The AFHS assets consist of electronic data from questionnaires, physical exams, and other sources as well as frozen laboratory biospecimens. The following section details the voluminous amounts of health and other types of data collected.
Information was gathered through comprehensive physical examinations, questionnaires, and reviews of medical records. Box 2-1 summarizes the major types of information collected. At the end of the AFHS in 2006, more than 123,000
Summary of Clinical, Laboratory, and Questionnaire Information Collected by the Air Force Health Study
Biospecimens: serum, whole blood, adipose tissue, semen, urine
Clinical measures: spirometry, chest radiographs, electrocardiograms, psychological testing, dermatology exams, peripheral vascular exams, neurological assessments
Demographics: education, employment, income, military experience, age, race
Endpoints by organ system: neurologic, endocrine, pulmonary, immunologic, renal, gastrointestinal, hepatic, hematologic, dermatologic, psychiatric, neoplasia, cardiovascular, reproductive
Familial factors: marital and fertility history, child and family health
General health: health habits, physical activities, leisure activities, toxic substances exposures, vital status, cause of death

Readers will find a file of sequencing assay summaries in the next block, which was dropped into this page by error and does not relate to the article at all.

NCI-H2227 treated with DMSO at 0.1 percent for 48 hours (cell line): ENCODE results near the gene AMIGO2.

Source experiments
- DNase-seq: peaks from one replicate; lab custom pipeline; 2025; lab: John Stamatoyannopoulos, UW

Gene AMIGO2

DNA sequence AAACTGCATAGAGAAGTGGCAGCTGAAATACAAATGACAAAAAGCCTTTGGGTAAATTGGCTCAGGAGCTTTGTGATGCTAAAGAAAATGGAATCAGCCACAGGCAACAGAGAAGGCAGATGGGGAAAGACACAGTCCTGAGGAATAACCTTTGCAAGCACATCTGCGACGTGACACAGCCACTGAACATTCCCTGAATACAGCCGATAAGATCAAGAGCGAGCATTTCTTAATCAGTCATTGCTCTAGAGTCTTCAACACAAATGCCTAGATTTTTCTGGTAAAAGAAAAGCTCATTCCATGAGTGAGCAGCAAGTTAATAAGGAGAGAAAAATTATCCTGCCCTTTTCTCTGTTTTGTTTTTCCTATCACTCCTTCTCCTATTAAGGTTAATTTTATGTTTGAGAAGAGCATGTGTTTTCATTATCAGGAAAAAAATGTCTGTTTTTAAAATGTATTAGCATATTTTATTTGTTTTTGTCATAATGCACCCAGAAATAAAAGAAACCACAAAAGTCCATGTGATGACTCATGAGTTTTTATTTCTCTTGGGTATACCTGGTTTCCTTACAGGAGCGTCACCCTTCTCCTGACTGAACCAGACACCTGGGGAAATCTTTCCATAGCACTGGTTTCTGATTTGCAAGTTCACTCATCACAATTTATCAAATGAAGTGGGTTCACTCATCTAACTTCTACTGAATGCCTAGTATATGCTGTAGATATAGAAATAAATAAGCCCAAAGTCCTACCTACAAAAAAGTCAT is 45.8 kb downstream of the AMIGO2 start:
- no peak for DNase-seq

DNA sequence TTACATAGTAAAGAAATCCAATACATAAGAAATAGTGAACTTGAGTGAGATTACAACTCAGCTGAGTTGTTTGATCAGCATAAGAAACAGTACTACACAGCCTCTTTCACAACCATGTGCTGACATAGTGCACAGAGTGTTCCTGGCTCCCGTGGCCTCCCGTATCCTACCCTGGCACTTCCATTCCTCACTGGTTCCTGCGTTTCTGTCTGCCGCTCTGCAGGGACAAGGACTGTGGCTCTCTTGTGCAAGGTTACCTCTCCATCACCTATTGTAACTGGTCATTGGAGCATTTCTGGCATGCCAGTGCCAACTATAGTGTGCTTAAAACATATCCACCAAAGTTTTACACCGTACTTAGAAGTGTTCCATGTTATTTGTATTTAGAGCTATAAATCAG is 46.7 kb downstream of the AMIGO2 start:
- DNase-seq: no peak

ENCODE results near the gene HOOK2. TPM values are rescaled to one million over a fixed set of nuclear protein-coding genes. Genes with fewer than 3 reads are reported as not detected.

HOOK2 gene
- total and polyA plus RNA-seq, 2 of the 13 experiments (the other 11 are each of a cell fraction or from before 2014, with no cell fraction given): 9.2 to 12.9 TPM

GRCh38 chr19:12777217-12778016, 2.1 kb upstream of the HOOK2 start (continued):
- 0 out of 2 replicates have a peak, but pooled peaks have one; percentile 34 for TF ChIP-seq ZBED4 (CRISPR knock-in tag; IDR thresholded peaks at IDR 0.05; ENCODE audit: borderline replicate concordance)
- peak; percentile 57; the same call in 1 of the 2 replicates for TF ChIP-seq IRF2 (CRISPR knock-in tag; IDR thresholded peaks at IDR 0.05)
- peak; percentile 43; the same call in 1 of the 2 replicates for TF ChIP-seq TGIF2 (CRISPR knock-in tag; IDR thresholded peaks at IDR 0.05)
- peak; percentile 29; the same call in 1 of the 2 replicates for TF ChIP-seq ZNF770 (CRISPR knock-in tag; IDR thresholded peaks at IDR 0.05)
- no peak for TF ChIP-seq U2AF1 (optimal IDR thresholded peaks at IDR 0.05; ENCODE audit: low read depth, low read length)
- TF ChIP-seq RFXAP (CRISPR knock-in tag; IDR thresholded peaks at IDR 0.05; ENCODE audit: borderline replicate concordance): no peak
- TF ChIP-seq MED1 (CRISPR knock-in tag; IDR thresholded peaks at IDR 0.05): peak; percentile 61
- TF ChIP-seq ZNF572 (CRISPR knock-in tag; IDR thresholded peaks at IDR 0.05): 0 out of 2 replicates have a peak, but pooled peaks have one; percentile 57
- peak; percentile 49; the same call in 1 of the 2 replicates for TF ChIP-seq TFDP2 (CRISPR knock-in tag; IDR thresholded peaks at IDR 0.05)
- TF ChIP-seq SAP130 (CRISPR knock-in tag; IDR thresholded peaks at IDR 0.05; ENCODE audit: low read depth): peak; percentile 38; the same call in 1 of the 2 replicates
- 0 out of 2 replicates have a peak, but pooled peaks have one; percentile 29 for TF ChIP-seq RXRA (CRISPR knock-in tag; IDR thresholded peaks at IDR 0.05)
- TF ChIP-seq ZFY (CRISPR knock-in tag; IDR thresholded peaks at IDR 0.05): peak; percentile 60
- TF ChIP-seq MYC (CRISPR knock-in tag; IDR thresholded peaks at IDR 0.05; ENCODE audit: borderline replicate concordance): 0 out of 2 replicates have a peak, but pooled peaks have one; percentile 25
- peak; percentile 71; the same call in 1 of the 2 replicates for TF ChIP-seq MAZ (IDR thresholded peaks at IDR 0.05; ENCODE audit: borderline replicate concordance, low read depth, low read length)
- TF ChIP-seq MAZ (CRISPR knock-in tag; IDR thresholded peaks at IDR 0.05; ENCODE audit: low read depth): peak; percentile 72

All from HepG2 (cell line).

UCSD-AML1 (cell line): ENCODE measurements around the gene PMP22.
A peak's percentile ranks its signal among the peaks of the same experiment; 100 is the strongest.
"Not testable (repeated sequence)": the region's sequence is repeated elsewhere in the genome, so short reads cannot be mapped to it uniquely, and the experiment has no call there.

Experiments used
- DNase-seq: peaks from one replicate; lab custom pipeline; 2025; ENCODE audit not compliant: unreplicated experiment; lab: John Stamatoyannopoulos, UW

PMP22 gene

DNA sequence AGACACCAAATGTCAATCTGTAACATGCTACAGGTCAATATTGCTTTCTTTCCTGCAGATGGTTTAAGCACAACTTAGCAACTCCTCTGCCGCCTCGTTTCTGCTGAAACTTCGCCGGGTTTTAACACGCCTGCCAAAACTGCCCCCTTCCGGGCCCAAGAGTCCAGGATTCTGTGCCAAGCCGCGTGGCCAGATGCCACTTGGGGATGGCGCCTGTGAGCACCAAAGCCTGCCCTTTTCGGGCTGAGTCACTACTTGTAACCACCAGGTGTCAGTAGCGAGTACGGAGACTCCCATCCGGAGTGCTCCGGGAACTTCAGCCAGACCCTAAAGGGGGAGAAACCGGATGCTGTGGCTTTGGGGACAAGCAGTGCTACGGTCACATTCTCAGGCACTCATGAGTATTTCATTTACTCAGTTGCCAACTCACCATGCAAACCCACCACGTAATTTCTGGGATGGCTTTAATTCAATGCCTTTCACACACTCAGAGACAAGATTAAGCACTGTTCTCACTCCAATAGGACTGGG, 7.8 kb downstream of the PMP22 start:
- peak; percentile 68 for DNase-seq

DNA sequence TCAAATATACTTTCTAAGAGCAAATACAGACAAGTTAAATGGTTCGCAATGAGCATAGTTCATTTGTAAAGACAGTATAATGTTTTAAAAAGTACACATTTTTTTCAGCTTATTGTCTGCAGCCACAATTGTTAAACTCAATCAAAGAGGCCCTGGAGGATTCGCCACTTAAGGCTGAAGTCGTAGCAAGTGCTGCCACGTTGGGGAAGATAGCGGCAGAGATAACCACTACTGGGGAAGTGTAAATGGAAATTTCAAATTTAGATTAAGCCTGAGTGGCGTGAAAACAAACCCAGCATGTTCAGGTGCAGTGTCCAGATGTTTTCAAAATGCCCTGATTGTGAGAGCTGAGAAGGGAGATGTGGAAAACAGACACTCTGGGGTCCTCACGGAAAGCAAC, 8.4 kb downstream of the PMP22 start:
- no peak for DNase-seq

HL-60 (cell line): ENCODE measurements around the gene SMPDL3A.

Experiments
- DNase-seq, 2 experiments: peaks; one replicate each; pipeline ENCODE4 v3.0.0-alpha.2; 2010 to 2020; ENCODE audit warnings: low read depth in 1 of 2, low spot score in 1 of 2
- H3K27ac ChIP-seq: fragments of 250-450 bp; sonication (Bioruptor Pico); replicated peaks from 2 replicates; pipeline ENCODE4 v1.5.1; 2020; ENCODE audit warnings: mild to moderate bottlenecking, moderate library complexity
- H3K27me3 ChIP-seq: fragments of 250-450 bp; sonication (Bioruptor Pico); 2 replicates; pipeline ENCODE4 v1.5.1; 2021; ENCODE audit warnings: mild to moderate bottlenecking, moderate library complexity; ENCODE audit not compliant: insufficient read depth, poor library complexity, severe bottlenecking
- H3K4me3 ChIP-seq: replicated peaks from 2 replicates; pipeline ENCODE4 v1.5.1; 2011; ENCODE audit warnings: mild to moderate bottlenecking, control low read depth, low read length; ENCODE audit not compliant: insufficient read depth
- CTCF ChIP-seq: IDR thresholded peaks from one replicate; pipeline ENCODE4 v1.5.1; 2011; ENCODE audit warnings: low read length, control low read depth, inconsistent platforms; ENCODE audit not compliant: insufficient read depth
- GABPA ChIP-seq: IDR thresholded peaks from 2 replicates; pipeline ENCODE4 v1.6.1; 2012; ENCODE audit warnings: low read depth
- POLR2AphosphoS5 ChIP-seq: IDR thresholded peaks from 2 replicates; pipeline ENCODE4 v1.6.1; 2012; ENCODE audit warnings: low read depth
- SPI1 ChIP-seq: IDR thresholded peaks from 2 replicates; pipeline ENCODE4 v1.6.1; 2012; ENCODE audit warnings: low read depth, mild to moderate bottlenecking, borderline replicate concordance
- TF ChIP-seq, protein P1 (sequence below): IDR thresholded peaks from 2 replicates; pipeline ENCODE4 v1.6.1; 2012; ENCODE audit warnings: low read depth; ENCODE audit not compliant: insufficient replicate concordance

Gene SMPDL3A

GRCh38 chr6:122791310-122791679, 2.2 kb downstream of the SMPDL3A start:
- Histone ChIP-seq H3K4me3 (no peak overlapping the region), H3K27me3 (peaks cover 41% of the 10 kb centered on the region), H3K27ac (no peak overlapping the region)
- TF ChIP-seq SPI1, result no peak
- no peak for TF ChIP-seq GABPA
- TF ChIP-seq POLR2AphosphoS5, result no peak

electronic files were stored on AFHS servers and later transferred to the IOM. These files were stored as text files, images of X-rays and electrocardiograms, analysis files (Statistical Analysis System databases and programs, Fortran programs, Excel spreadsheets), PDFs of questionnaires and physical exam forms, and codes, including translation values to those used in data files. Content of the files includes questionnaires and physical exams from all six cycles, some of the analysis files used to create the AFHS reports for each cycle, diagnostic codes, dioxin analyses for cycle 3, dioxin data for cycles 3–6, last known addresses of all cohort members updated in 2007, journal articles and AFHS technical reports, master files to link personally identifiable information to case numbers, medication codes, the questionnaire on exposure to herbicides administered to Ranch Hand ground crew, mortality information updated in 2007, tour of duty histories, and freezer location of specimens (Robinson, 2007). About 25,000 of transferred files were considered high priority by the advisory committee and the IOM data staff and required analysis and processing for the creation of the master data files. These master data files were needed so data and samples could be provided to researchers. Each exam cycle includes its own master data files, which are used as the basis for all analyses, and within a cycle, there are separate files for different components of the cycle’s data gathering effort. Data in these files are stored by the participant’s unique identification number. Preparation of data files continued